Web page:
The Instigator
Con (against)
6 Points
The Contender
Pro (for)
4 Points

Is Taking Candy From a Baby Easy?

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Voting Style: Open Point System: 7 Point
Started: 11/23/2013 Category: Funny
Updated: 2 years ago Status: Post Voting Period
Viewed: 939 times Debate No: 41088
Debate Rounds (3)
Comments (4)
Votes (2)




Though used as an idiom to describe a task as effortless, I am here to show you that the actual act of taking candy from a baby can prove to be much more arduous than commonly suspected. Please join me in this journey.

This is how the debate shall go:

Round 1 - Introduction
Round 2 - Main Arguments
Round 3 - Rebuttal and Closing Statements


Thank you for this topic, supershamu. I do think taking candy from a baby is easy. In fact, I have taken candy from a baby with ease in the past and I'm amazed that you are saying otherwise. I look forward to reading your arguments.
Debate Round No. 1


Thank you very much for accepting the debate rross. I suspect it shall be a riveting discussion with hopefully minimal tears being shed.

First off I would like to say that you should be ashamed of yourself for taking candy from a baby! This brings me to my first point

1) The Moral Dilemma
Taking candy from a baby is a cold and calculated act that few have the brimstone in their hearts to even attempt. To look into those adorable little eyes, to take something they hold dear and to know you will bring sadness to that poor innocent baby is a difficult task in itself. I believe this begs the question, why have never heard of anyone being prosecuted for stealing candy from a baby? This leads me to believe that for anyone with half a conscience, to steal candy from a baby is more difficult to do morally than given credit for.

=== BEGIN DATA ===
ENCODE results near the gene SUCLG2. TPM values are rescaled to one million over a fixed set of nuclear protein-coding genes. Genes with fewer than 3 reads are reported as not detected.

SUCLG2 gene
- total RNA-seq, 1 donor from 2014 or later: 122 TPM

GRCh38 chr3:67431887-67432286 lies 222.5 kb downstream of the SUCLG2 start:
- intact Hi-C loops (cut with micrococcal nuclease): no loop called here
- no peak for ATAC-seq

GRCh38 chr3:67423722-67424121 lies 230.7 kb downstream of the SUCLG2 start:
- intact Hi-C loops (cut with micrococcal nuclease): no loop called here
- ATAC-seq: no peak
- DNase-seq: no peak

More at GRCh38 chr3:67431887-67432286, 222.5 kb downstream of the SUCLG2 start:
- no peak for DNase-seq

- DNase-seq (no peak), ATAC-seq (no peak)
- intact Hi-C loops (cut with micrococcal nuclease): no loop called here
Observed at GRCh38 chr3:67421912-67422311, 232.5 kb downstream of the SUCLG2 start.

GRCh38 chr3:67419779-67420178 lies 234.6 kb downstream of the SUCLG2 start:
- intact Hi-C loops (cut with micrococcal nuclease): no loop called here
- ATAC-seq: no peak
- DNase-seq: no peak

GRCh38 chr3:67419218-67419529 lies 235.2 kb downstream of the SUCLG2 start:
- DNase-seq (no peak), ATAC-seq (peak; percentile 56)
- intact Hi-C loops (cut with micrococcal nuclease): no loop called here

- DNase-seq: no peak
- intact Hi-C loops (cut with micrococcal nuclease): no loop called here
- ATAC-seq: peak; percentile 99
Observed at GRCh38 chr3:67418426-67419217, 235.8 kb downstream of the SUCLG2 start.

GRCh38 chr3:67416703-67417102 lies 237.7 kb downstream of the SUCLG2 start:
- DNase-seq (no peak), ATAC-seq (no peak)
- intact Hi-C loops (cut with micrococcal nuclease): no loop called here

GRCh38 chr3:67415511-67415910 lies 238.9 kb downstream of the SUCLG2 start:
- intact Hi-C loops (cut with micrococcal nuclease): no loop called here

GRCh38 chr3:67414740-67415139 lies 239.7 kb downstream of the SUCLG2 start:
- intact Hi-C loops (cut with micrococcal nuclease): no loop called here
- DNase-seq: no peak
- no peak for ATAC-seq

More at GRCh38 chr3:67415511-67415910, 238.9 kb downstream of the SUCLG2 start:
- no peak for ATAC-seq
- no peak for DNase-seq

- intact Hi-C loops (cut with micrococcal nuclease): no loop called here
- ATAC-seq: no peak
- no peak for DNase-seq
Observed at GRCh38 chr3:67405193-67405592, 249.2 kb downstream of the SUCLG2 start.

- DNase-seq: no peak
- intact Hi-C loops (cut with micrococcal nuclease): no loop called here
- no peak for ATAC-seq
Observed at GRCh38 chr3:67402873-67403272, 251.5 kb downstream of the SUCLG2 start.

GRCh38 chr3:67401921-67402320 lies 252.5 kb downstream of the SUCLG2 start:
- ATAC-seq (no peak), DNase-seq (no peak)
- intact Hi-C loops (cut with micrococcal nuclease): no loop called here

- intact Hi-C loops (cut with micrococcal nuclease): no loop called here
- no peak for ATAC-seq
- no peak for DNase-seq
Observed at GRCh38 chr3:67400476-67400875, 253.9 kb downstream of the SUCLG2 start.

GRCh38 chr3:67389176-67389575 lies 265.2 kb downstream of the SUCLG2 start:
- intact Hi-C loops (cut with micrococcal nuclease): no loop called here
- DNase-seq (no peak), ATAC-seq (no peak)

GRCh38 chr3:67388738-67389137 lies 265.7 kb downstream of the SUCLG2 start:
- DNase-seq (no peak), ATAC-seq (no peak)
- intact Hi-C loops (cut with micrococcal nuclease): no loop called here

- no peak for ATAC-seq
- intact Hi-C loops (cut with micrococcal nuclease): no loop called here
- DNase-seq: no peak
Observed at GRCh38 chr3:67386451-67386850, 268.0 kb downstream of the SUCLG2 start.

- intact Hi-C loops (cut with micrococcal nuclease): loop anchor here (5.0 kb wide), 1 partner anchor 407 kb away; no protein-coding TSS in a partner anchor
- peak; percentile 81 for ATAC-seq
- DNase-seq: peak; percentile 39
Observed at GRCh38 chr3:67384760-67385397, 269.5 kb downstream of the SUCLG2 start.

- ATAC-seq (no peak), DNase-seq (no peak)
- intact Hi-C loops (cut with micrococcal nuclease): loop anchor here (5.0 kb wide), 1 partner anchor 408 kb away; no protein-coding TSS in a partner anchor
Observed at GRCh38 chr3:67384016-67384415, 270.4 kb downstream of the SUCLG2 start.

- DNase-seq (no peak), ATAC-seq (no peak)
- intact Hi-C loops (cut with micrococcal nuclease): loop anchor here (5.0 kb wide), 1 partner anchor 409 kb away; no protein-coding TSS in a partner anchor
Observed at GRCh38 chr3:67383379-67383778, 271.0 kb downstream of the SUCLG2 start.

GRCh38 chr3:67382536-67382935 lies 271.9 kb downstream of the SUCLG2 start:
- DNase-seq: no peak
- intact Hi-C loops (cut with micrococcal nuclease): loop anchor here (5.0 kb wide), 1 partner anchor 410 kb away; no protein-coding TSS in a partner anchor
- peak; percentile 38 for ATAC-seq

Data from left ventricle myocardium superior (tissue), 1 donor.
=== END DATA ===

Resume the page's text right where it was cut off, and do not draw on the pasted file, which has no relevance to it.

Not impossible of course but none the less difficult. This brings me to our next point.

2) The Physical Act
Though the hands of a baby are notably less powerful than those of an adult we must remember that candy is sticky in nature and most likely (when in the possession of a baby) already be inside the baby's mouth. To pry candy from the mouth of a baby is not easy, especially without causing harm to the infant. A candy tug-o-war can result in the destruction of the candy as well.

Finally if you do bypass the other two steps in this foul act, there is one more you must overcome.

3) The Security System
Babies are commonly accompanied by parent's, siblings or relatives who look out for the baby's interests. To simply walk up and take something from a baby will be made much more difficult by the baby's guardian. Even if you possess the skills of a ninja and manage to grab the candy without the guardian seeing it, the baby itself has a built in security system..."The cry" which is bound to alert the guardian and the authorities. From there you would have to rely on your endurance and speed (which could be less that that of the guardian) to escape with your prize.

Thank you and I look forward to hearing your counter arguments. Perhaps even your story of candy thievery.


The morality of taking candy from a baby

Babies should not have access to candy. Most candy is a choking hazard. According to the NY Department of Health, every five days in the US a child will die from choking on food. The Department lists candy as a hazardous food, warning particularly about hard candy, gum, lollipops, marshmallows, caramels and jellybeans (1). Even less dangerous candy, such as chocolate shavings, are bad for babies. They are empty calories when babies need nutrients to grow healthily, and a baby who eats chocolate is learning bad eating habits, which may lead to lifelong ill-health. (2)

Of course, candy may be attractive to babies because of its bright presentation and sweet taste. Taking candy away from a baby may make the baby sad, because it doesn't appreciate the dangers of choking nor the benefits of a nutritious diet. However, it's commonly accepted that adults are responsible for babies, may make decisions on their behalf and may even override babies' wishes, since we accept that adults have more experience of the world and that significant input from adults is necessary for babies' continued health and development.